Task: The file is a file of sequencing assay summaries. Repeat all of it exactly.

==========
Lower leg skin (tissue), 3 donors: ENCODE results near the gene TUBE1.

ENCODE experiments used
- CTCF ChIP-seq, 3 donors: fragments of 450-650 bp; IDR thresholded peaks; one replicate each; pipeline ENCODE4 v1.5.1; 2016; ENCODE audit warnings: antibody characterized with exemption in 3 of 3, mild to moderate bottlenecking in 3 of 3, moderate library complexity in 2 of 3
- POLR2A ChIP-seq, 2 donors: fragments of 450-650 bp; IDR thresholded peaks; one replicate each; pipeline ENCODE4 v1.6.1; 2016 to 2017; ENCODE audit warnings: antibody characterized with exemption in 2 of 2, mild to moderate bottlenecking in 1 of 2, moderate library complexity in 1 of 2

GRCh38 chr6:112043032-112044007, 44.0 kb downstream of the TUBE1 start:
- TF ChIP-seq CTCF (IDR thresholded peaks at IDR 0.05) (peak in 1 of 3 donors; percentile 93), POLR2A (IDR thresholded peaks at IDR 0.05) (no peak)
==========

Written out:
Lower leg skin (tissue), 3 donors: ENCODE results near the gene TUBE1.

ENCODE experiments used
- CTCF ChIP-seq, 3 donors: fragments of 450-650 bp; IDR thresholded peaks; one replicate each; pipeline ENCODE4 v1.5.1; 2016; ENCODE audit warnings: antibody characterized with exemption in 3 of 3, mild to moderate bottlenecking in 3 of 3, moderate library complexity in 2 of 3
- POLR2A ChIP-seq, 2 donors: fragments of 450-650 bp; IDR thresholded peaks; one replicate each; pipeline ENCODE4 v1.6.1; 2016 to 2017; ENCODE audit warnings: antibody characterized with exemption in 2 of 2, mild to moderate bottlenecking in 1 of 2, moderate library complexity in 1 of 2

GRCh38 chr6:112043032-112044007, 44.0 kb downstream of the TUBE1 start:
- TF ChIP-seq CTCF (IDR thresholded peaks at IDR 0.05) (peak in 1 of 3 donors; percentile 93), POLR2A (IDR thresholded peaks at IDR 0.05) (no peak)